No matter what had really happened, this person will always blame and find an appearing logical/thought out way/strategy to it that, fundamentally, it's the other person who was the cause for all the trouble AND everything else that came from this trouble as well and from the next and so on.

No (slang) words like "jerk", "*sshole" etc. please.

  • 3
    I'd be quite happy with He's a buck-passer, but that seems to have surprisingly little currency. Commented Jul 18, 2014 at 19:52
  • .......... him. Commented Jul 18, 2014 at 22:11
  • 1
    Often, such a person is called a "manager" or a "politician".
    – Dan
    Commented Jul 19, 2014 at 4:12
  • @FumbleFingers Buck-passer relies on the person having had 'the buck' not just on dishing out blame (where the 'disher' is not to blame)
    – Frank
    Commented Jul 20, 2014 at 7:29
  • 3
    @Frank: I suppose much depends on whether the person concerned is already being blamed by others (and trying to pass the buck, re-assign blame/responsibility to someone else), or simply likes finding other people to blame regardless of whether he personally might otherwise be "in the frame". In the latter case, I'd just say he's a shit-stirrer. Commented Jul 20, 2014 at 12:31

8 Answers 8


Blameshifter fits the bill.


Part of Speech: n

Definition: the act of transferring responsibility for an error or problem to another; also written blame shifting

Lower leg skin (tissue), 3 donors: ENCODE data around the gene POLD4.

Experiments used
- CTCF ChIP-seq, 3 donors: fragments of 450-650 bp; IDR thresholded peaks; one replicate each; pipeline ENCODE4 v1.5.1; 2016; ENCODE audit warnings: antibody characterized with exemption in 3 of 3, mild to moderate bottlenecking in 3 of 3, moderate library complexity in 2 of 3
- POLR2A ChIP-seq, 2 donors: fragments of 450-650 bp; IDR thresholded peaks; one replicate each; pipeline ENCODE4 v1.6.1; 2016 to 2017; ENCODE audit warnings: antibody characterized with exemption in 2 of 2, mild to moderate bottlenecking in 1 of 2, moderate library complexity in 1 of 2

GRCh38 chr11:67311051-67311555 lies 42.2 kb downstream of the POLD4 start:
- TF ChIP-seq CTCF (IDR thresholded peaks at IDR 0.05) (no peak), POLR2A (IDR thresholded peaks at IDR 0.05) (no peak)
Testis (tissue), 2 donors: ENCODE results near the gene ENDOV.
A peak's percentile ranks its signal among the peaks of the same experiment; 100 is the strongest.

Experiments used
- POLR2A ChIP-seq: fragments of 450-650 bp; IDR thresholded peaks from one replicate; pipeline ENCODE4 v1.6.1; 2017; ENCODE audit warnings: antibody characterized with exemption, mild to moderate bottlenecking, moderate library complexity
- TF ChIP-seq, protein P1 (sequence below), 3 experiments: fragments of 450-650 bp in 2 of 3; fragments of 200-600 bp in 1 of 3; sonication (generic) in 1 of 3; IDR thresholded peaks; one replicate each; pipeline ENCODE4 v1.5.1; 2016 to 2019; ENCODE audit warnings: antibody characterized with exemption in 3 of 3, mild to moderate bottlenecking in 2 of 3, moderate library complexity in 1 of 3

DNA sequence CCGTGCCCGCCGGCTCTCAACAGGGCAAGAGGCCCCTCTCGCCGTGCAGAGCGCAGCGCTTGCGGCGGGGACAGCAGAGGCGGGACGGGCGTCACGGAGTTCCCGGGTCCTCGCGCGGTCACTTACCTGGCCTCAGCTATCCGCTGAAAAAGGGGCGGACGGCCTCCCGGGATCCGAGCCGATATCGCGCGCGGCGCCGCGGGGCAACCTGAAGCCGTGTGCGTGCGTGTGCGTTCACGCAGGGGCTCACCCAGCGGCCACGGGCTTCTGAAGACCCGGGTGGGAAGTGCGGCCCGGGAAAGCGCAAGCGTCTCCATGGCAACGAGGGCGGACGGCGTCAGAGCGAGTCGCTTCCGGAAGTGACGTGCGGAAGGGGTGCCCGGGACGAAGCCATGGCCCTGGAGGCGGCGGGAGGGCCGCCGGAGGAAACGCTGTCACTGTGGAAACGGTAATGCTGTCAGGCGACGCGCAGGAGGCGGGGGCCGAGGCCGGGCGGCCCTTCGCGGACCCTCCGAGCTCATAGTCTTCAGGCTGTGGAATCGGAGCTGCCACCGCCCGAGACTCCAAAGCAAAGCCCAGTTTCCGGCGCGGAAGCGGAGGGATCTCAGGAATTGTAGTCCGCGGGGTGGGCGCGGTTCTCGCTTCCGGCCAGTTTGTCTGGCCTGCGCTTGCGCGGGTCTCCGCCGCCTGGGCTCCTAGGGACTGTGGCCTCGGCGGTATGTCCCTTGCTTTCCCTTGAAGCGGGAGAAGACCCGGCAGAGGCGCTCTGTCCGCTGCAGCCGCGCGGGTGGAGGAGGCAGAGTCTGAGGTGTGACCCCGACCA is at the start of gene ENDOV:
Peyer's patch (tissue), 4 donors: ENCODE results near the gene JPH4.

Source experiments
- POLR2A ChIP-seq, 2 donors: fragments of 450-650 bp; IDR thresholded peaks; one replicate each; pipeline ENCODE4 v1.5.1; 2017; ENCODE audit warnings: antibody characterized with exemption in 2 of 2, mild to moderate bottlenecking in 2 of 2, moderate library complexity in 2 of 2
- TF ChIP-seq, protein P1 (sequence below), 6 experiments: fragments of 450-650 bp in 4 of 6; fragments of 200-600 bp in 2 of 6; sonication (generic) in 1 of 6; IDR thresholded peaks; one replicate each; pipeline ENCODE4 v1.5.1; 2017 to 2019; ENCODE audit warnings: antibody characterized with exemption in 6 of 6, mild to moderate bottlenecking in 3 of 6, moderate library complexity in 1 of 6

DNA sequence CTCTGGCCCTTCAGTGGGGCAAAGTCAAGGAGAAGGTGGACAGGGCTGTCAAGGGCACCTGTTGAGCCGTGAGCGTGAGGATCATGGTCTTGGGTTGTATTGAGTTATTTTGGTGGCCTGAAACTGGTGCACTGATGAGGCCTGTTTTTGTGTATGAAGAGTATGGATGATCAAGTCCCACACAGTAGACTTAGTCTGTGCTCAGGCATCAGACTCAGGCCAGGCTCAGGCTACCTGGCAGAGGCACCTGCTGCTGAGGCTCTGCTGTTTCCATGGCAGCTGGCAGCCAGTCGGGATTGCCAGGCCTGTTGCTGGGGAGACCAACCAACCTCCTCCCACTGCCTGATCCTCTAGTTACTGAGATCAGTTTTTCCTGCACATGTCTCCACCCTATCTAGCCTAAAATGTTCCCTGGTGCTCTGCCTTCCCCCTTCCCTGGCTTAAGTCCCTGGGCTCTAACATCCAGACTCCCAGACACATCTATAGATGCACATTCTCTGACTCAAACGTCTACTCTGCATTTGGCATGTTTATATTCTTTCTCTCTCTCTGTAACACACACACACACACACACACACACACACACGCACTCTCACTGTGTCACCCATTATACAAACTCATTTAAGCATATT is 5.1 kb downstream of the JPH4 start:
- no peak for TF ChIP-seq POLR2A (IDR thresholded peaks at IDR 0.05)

Dictionary.com's 21st Century Lexicon

  • There is no such word from what I gather. Can anyone provide a dictionary reference for the word "blameshifter"?
    – aaa90210
    Commented Jul 20, 2014 at 21:12
  • Fair enough. I only documented blameshifting.
    – GMB
    Commented Jul 20, 2014 at 22:48
  • "blameshifter" is someone doing the blameshifting. :-) Commented Apr 6, 2018 at 20:53
  1. a finger-pointer - someone quick to divert attention or blame to someone else

  2. defensive (though that's more general than just blaming others)


A 'blamer'. It's slang for someone who always blames others. e.g. 'My mother was a blamer from her early teens.' It tends to be applied to senior citizens. I don't make these things up. There seems to be a correlation between chronic intermeddlers (yentas) and chronic blamers. Often the blamer and the yenta are the same person.

  • Julian Teasure in a Ted talk entitled "How to speak so that people want to listen" coins the word "blamethrower" for that kind of people.
    – user58319
    Commented Feb 1, 2017 at 10:21

That person is 'an adept at scapegoating'.

scapegoat (ˈskeɪpˌɡəʊt )



  1. a person made to bear the blame for others

  2. (Old Testament) a goat used in the ritual of Yom Kippur (Leviticus 16); it was symbolically laden with the sins of the Israelites and sent into the wilderness to be destroyed


  1. (transitive) to make a scapegoat of

Word Origin C16: from escape + goat, coined by William Tyndale to translate Biblical Hebrew azāzēl (probably) goat for Azazel, mistakenly thought to mean 'goat that escapes'



I would say buck-passer is correct.

Anther class of idioms for someone who is difficult to blame involves variations around the word "teflon"

"He wears a teflon coat"